Welcome back, readers.
I hope you’re all safe and well, or as safe and well as possible between all the pandemic, wildfires, hurricanes and ongoing police violence. Today I am trying to find the light at the end of the tunnel of being eleven weeks into a second lockdown, while also determining how it feels, as an Australian who has spent the last two years doing a PhD, to watch in real time as many Australian universities carry out massive job culls. It feels not very good, I think!
It’s a shorter column this month. Whether this is a true reflection of the content available, or more to do with tastes constricting around fewer topics as exhaustion peaks and patience bottoms out, I can’t say. Fortunately, we’ve had a lot going on around the site recently, not least two excellent new compilations on Dishonoured and Breath of the Wild, a new Keywords in Play episode, and Zoyander’s last-minute archiving of many Kotaku UK pieces, so you won’t be short of quality discourse at this time. A reminder too that you can support our work here on Patreon.
My thanks again to everyone who sent in recommendations. Please continue to do so, be it via email, hashtagging TMIVGV on twitter, or in our discord group.
This Month In Videogame Vlogging collects the best vods of videogame criticism from the previous calendar month.
Let’s start with some introspection.
HOW DO WE MAKE THE VIDEOGAME INDUSTRY BETTER FOR BLACK PEOPLE? – Spawn On Me Podcast with Kahlief Adams (1:06:57)
Kahlief Adams hosts gamemakers Carl Varnado, Keisha Howard, Guy Primus and David Ortiz to recall their own roads into the videogames industry, why there needs to be more Black devs working in videogames, and what structural changes might facilitate this. Related: here’s a good resource. (Autocaptions)
Jacob Geller sings the praises and potential of good games criticism, suggesting we should collectively learn to conceive of criticism’s value as being to how we engage with games after playing them, rather than the still-entrenched presumption that criticism is mainly to facilitate consumer choice. (Autocaptions) [Disclaimer: it includes a nod to this very website, but that’s not why this video makes the roundup, of course. I would never]
A few longer essays look at how to read violence in the narratives of particular popular videogame series.
Ladyknightthebrave recaps The Last of Us games and tries to make sense of their endless cyclical depths of violence and revenge. I enjoyed the fresh cross-media perspective in this analysis. (Manual captions) [Notes: The Last of Us 1 & 2 spoilers, lots of violent in-game footage, discussion of transphobia and lynchings].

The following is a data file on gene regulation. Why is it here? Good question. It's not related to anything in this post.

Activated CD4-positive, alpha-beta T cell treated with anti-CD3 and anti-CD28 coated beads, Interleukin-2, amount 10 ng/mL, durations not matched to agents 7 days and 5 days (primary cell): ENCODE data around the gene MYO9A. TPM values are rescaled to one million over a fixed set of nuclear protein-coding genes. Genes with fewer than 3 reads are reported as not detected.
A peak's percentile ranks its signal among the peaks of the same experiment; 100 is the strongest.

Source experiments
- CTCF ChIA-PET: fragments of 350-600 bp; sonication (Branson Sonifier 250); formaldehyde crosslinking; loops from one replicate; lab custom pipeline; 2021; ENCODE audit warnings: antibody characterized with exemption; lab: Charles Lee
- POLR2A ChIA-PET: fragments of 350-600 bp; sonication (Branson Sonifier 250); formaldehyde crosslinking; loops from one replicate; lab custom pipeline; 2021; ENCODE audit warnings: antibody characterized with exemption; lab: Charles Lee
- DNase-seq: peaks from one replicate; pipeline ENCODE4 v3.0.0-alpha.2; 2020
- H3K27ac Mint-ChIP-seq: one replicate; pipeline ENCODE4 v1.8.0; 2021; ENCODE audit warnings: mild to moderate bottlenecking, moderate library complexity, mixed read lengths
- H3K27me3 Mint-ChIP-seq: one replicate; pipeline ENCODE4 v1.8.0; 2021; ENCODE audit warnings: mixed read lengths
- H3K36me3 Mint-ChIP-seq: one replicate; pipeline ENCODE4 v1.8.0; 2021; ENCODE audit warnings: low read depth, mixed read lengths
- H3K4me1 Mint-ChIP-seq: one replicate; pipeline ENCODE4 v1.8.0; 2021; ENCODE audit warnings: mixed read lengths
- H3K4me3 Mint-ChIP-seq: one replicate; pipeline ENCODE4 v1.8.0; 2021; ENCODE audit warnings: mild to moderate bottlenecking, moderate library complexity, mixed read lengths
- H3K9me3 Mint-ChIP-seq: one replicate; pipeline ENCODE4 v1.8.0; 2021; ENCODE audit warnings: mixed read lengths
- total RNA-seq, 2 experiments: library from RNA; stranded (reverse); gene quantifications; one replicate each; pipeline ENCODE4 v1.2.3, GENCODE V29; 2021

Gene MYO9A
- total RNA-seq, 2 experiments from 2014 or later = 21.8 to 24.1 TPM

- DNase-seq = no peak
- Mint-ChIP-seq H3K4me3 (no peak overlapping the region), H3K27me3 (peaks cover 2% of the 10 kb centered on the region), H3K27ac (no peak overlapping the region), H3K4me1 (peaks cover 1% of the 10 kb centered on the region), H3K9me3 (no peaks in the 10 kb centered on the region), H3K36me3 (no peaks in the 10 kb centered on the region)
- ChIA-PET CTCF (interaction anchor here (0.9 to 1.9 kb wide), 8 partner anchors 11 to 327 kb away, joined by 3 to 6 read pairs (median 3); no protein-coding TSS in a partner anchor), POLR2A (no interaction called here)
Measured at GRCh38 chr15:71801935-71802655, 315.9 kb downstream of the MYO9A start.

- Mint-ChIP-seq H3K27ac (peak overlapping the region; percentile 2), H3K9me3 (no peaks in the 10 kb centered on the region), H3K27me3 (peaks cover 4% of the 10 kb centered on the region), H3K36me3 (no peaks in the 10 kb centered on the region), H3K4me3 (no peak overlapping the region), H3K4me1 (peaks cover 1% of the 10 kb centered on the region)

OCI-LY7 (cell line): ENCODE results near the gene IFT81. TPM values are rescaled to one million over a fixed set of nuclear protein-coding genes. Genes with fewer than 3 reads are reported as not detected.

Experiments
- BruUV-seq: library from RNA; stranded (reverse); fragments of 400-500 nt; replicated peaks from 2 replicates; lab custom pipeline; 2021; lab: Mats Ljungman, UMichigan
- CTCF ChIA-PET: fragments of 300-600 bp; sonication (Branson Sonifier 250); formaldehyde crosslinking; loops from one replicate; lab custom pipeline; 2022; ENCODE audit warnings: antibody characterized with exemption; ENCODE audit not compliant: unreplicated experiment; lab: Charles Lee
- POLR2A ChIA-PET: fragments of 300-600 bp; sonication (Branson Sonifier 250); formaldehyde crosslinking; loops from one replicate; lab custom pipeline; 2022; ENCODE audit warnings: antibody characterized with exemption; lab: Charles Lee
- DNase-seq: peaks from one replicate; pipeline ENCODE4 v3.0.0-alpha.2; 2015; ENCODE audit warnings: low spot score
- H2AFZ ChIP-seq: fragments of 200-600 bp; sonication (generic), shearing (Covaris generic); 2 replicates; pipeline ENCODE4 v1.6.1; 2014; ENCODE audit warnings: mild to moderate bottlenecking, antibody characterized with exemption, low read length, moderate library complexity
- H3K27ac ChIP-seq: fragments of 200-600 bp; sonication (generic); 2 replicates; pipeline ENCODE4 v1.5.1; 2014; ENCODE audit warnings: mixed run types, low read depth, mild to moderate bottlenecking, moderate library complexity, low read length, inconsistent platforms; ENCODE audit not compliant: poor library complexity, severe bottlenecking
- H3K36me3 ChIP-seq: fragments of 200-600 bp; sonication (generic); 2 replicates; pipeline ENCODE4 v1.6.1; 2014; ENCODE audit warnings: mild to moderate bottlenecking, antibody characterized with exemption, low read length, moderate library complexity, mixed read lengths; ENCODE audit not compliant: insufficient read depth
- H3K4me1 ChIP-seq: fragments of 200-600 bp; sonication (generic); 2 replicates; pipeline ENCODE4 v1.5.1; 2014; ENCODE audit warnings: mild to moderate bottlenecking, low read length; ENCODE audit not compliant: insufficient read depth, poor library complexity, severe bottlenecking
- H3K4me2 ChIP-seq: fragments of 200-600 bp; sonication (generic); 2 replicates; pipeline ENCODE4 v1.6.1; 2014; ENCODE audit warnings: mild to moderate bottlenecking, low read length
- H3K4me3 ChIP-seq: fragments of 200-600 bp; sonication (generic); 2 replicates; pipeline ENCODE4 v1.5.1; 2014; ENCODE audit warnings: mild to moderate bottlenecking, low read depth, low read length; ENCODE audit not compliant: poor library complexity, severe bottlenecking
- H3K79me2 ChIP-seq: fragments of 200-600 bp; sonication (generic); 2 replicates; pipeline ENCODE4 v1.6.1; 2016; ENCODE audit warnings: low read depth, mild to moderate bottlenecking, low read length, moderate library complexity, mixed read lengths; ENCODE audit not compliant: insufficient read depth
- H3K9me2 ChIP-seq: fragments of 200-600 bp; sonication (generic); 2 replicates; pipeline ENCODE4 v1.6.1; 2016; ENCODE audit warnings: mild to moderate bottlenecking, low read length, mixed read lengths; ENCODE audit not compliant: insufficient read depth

Chris Franklin discusses the influence of Bungie’s 1994 FPS-for-Mac on the integration of complex narrative and shooting in subsequent popular action videogames. (Autocaptions)
Errol interprets the narrative positioning of fascism, police, military, class and resistance in the Gears of War universe. (Autocaptions) [content warning: contains mentions of the depiction of systematic rape]
Michael Saba reads MGSV’s complex narrative indictment of war against continual cycles of military expansionism in both the USA and Japan. (Autocaptions) [Contains spoilers for various games in the Metal Gear series] [Content notes: police violence footage]
Oh, But What to Play
Numerous essayists this month had a think about what goes into the makeup of their gaming preferences, leading to some personal meditations on anxiety, accessibility, approachability, style, and other elements of design.
The Game Professor talks through his compulsion to play games for comfort during These Times against the internal and external pressures to play games for intellectual discovery and content creation. Relatable. (Autocaptions)
Courtney Garcia describes how Iyashikei (healing-type) games perhaps arose in Japan in response to a period of heightened economic anxiety, and wonders if a similar phenomenon will happen globally in response to Current Events. (Autocaptions)
Razbuten talks up the potential for wonderment in adventure games that centre the experience around player discovery, while lamenting the fact that such games are inherently one-time affairs. (Manual captions) [Contains embedded advertising]
Sid explains the accessibility problems he encounters in most third-person action games, as someone who has lost vision in one eye. (Manual captions)
Dutchy delves into how her personal gaming genre preferences are shaped by a confluence of life-history circumstances, gatekeeping attitudes and design habits. (Autocaptions)
Alexandra Orlando and DigitalMumbles chat about the evocations of the particular “one-note” hipster fashions of Ooblets, and why these aesthetics might not be for everyone. (Autocaptions)
A chaser of sorts, to round things off for August.
It’s rain. In games. (A supercut)